Foreign drug convicts to be put to death soon: How Indonesia carries out its executions

JAKARTA (JAKARTA POST/ASIA NEWS NETWORK) - Eight foreign drug convicts, including ringleaders of the so-called "Bali Nine" heroin-trafficking gang Myuran Sukumaran and Andrew Chan, are expected to be executed via firing squad soon, after the authorities gave them formal notice of their executions.

Under Law No. 2/1964 on execution procedures, a prosecutor is tasked with leading an execution.

The Attorney-General's Office has allocated around 200 million rupiah (S$20,000) for the cost of executing each person.

Here is how Indonesia carries out executions, according to the law:

1. Death-row convicts are to be moved to a prison or an isolation cell of a prosecutor's choosing, where he or she will be informed of their execution three days beforehand. At this time, the prosecutor should accept any messages or thoughts the convict would like to convey.

2. The execution must not be made public and should be done as simple as possible unless the president orders otherwise. The convict's lawyer can attend the execution upon request.

3. The provincial police will form a firing squad made up of 12 enlisted officers and one non-commissioned officer, who will be led by a high-ranking officer. The prosecutor will have full authority over the firing squad until the executions are complete.

4. The convict, dressed simply, will be escorted by the police to the designated location of the execution. The convict may also request religious counsel to accompany him or her.

5. Once at the destination, an officer will blindfold the convict unless he or she requests otherwise. The convict may choose to stand, sit or kneel. The convict may also have their hands and feet tied if the prosecutor deems it necessary.

6. Once the convict is deemed ready, the firing squad will be called to assemble with their firearms, where they will position themselves no less than 5m and no more than 10m from the convict.

7. The prosecutor will then order the execution to start, to which the firing squad's commander will lift his sword to signal the squad to focus their firearms on the convict's heart, then lower the sword to order the shooting to start.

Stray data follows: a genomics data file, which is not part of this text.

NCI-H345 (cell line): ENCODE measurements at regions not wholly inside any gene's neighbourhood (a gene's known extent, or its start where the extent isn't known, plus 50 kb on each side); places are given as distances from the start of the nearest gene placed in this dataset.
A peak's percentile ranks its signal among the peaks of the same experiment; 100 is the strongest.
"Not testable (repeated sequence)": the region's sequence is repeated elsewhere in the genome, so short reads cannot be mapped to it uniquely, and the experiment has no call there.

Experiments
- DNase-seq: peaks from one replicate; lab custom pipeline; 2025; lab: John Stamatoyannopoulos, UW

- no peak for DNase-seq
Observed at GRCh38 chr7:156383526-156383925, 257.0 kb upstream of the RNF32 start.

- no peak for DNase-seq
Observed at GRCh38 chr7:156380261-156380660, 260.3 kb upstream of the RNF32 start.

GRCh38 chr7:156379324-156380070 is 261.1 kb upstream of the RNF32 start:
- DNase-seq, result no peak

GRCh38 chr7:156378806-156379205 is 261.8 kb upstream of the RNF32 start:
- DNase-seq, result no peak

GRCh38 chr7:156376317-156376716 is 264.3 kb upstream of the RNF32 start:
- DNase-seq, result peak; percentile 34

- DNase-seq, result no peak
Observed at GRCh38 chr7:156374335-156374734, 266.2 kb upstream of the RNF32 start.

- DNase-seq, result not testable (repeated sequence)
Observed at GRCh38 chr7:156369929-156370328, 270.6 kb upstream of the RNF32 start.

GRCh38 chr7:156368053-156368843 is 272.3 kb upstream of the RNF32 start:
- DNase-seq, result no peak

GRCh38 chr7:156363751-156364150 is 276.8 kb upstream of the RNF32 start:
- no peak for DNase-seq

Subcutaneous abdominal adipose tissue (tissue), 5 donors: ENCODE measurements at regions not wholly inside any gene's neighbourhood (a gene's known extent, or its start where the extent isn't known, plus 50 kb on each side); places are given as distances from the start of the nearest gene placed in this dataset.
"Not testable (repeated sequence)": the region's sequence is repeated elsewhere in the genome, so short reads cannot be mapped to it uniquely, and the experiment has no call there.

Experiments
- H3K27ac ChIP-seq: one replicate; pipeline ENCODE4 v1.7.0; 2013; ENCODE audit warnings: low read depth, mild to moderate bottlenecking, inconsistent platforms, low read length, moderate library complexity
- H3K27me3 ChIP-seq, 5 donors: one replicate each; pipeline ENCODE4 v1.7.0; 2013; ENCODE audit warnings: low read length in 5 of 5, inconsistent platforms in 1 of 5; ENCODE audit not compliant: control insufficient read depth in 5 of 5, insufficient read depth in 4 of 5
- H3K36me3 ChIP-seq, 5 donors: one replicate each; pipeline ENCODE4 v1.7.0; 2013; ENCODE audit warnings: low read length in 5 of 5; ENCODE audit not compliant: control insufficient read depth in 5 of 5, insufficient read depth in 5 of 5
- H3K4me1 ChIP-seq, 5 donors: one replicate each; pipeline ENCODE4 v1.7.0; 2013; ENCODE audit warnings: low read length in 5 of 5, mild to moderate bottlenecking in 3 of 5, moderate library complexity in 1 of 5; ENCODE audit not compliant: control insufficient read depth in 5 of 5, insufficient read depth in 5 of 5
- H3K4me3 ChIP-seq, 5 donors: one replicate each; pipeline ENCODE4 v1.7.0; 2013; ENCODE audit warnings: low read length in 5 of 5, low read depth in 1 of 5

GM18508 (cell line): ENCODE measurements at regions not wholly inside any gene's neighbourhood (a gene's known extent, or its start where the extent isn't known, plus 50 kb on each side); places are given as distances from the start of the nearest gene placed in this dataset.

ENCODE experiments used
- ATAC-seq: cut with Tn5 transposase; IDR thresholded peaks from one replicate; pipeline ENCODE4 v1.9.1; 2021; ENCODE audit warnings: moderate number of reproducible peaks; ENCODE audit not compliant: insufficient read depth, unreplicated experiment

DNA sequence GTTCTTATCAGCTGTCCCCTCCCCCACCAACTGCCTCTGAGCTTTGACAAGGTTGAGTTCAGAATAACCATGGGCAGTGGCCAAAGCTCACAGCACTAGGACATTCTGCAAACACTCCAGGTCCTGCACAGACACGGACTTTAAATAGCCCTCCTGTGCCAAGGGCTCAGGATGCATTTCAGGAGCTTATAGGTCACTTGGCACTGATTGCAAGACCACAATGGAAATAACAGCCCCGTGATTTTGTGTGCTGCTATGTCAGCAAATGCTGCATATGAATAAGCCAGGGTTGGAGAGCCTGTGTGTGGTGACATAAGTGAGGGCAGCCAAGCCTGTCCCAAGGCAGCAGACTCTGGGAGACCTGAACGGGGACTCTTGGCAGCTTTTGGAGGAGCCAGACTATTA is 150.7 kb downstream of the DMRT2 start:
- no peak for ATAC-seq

8. If the convict still shows signs of life, the police commander will order the non-commissioned officer to take the final shot at the convict's head, near the ear. A doctor will then confirm that the convict has died.

9. The convict's family or close friends are responsible for the convict's burial unless the prosecutor says otherwise. If the convict cannot be buried by their family or friends, then the government will organise a burial based on the convict's religious beliefs.

10. The prosecutor must write and sign a report on the execution, which will be inserted in the official court ruling letter.

About the executioners

1. Fourteen personnel from the police's Mobile Brigade are assigned to an execution, but only 12 are tasked with the shooting, while two others are placed on stand-by.

2. Of the 12 executioners, only one is equipped with a live bullet, while the others have empty ones. None of the 12 executioners know who will receive the live bullet.

3. The reason for the use of only one live bullet is to avoid the inmate's chest being heavily damaged and causing him more pain, according to the police.

4. Police officers in their early 20s are usually selected to carry out the task as they are considered to be physically and mentally fitter than their seniors.

5. The officers selected to be part of the firing squad are given extra training to sharpen their shooting skills.